Pastors are human. Except for the one who said, “I Am the Good Pastor” (John 10:11; the word shepherd is the same as pastor), every pastor is a sinner.
Pastors have strengths and weaknesses. They have talents and faults. Because they are sinful humans, pastors can be lazy, become discouraged or bitter, complain about people, lose their patience, be overly harsh or judging, compromise their confession in a desire for approval, and struggle with doubt or unbelief. They may be slow to say they are sorry, and too slow to forgive.
People see the frailties of their pastors. They are tempted to concentrate on the failings of the pastor, to be bored with his sermons, to fault him for the church’s failure to grow, be dissatisfied with him, or act offended when the pastor overlooks something or speaks or acts wrongly. They may contribute to the culture of criticism and blame that sometimes characterizes the visible church.
But God sends the pastor. The divine call of a pastor means God has called and sent that pastor to serve these people, and it is His will for the pastor to preach and teach His Word and for the people to gladly hear and learn it.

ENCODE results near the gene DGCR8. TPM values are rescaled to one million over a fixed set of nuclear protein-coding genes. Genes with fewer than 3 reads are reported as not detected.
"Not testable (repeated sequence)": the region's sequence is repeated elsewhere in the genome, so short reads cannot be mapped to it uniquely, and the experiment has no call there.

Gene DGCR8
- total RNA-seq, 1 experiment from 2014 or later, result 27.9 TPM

If we were in the divine throne room and both saw and heard the Lord Himself calling and sending our pastor, wouldn’t we see the situation the right way?
Isaiah 6 actually shows this!
ISAIAH 6:1-4 (Read the entire section from your Bible, or sing ELH #40, verse 1!)
Isaiah is a visually oriented prophet. Typically Isaiah does not only hear the Word of the Lord; he sees it: “The word [or the vision] that Isaiah saw…” But this time, Isaiah says, “I saw the Lord!”
Whom exactly did Isaiah see? In John 12:41, after quoting Isaiah 6, the author of the fourth gospel says by divine inspiration, “These things Isaiah said when he saw His glory and spoke of Him.” St. John is speaking about Christ. He says that Isaiah saw Christ. This is one reason the great Bible translator St. Jerome said, “It seemed to me that Isaiah uttered not a prophecy but a gospel.”
Isaiah saw the only true God, the one God in three Persons, who appeared to Moses in the burning bush (Exodus 3:14; John 8:58). A few verses later, this God will ask, “Whom shall I [the one God] send, And who will go for Us [Three Persons]?”